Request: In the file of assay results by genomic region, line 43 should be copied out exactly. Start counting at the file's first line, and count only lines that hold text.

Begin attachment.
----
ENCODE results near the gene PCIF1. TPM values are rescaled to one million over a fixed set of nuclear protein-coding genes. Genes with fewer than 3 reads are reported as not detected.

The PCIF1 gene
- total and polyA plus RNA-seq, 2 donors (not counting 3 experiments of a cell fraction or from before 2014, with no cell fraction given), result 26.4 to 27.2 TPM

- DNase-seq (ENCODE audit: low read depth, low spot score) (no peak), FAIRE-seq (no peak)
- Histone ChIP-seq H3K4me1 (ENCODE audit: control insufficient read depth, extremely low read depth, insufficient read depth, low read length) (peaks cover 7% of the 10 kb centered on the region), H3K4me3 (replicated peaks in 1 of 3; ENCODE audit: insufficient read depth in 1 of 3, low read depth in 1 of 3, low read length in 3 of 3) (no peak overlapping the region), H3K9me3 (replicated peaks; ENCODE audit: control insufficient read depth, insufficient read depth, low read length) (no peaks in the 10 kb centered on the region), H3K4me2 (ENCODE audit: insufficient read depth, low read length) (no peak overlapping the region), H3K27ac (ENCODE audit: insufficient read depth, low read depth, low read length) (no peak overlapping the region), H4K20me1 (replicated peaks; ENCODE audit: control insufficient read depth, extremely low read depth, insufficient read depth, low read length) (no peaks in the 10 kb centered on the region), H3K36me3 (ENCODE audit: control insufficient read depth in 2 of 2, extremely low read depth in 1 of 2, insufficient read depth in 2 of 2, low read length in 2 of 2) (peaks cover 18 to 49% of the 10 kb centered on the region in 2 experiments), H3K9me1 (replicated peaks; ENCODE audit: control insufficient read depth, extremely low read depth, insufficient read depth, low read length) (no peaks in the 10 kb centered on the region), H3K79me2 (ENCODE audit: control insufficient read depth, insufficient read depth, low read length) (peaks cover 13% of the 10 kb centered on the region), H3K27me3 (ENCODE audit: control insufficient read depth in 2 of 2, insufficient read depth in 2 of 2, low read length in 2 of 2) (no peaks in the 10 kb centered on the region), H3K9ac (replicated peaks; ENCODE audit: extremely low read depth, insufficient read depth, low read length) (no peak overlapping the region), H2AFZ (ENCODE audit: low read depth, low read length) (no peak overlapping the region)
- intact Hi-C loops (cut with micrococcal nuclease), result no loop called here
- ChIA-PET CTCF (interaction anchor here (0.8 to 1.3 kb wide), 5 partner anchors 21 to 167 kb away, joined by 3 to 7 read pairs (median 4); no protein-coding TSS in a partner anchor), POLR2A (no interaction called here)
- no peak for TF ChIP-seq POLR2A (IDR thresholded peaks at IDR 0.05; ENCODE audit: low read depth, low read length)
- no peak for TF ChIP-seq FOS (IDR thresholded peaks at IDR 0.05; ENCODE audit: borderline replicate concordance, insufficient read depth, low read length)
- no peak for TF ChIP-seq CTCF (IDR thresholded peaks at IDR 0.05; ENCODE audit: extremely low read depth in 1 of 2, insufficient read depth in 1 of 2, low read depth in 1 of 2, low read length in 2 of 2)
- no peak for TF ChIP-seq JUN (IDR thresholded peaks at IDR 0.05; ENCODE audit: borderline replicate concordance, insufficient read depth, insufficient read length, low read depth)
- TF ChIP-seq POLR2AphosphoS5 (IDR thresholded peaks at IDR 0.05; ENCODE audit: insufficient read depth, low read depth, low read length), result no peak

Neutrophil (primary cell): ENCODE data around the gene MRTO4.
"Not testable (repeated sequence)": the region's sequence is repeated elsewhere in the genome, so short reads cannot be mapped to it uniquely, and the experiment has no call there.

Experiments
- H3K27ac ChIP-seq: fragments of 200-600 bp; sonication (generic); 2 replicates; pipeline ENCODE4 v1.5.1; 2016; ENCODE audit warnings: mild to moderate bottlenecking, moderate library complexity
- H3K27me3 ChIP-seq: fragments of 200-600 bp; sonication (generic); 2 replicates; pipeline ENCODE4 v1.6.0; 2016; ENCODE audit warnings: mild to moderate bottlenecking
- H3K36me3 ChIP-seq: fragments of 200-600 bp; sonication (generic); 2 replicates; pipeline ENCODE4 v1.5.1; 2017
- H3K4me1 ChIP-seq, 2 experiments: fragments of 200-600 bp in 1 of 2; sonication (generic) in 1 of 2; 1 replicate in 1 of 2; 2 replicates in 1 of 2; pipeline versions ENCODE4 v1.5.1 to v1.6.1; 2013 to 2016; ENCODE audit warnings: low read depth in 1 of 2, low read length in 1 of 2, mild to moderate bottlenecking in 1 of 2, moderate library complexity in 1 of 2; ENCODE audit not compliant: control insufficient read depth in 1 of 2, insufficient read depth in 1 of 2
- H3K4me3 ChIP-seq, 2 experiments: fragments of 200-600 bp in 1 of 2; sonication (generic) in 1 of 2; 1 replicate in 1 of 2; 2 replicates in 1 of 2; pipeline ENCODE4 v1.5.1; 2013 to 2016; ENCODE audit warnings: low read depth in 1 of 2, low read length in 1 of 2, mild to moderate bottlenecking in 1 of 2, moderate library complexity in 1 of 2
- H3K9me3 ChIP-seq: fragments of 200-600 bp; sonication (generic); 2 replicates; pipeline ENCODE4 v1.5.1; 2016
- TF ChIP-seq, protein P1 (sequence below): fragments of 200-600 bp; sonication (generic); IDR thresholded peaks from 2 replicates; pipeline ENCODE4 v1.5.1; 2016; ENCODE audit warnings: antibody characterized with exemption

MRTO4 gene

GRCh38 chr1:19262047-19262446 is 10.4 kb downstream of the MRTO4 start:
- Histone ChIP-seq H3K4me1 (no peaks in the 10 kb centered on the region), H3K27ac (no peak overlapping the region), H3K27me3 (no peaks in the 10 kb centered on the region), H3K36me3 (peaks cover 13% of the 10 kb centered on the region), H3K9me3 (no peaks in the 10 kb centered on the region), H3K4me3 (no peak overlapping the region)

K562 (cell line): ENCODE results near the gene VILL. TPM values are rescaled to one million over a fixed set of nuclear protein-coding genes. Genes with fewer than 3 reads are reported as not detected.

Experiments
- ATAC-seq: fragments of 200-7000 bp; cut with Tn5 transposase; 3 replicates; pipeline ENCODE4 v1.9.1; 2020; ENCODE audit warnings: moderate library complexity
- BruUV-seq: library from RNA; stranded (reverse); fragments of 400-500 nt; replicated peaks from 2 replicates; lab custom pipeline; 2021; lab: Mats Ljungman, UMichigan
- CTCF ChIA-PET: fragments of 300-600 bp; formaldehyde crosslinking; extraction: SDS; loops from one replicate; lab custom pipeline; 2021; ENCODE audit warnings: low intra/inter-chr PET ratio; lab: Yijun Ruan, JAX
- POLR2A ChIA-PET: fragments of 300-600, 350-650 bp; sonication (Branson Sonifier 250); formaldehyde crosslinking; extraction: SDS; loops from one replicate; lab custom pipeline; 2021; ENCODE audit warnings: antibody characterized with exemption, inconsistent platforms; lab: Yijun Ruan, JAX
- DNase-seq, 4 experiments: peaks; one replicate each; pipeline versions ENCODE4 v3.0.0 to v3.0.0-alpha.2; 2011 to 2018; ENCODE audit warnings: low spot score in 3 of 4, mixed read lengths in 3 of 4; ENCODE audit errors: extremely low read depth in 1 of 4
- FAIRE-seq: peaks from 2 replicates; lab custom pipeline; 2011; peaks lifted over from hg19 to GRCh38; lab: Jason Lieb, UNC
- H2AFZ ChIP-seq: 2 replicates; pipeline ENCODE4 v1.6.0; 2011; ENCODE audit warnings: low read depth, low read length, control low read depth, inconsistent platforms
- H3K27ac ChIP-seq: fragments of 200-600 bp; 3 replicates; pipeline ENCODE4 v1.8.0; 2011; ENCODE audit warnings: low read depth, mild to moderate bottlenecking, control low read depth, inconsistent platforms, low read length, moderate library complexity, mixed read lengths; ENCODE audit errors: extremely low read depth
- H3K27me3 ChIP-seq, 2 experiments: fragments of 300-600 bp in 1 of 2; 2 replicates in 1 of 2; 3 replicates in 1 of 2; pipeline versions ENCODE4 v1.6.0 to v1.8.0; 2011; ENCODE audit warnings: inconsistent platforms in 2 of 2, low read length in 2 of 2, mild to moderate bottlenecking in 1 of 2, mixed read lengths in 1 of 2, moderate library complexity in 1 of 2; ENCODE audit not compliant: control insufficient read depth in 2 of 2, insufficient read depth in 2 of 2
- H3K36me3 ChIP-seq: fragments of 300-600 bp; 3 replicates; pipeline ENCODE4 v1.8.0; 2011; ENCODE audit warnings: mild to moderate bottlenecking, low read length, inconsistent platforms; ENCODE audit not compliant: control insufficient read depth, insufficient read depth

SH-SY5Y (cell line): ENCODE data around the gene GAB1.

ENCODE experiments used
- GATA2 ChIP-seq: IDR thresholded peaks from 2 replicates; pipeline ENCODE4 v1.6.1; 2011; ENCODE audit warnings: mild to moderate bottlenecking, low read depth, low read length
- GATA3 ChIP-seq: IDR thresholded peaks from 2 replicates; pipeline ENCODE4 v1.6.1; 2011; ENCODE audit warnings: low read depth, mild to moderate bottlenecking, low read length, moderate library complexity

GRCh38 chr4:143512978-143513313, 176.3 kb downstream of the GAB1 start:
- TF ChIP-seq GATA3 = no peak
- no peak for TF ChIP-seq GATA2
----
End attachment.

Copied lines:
- TF ChIP-seq GATA3 = no peak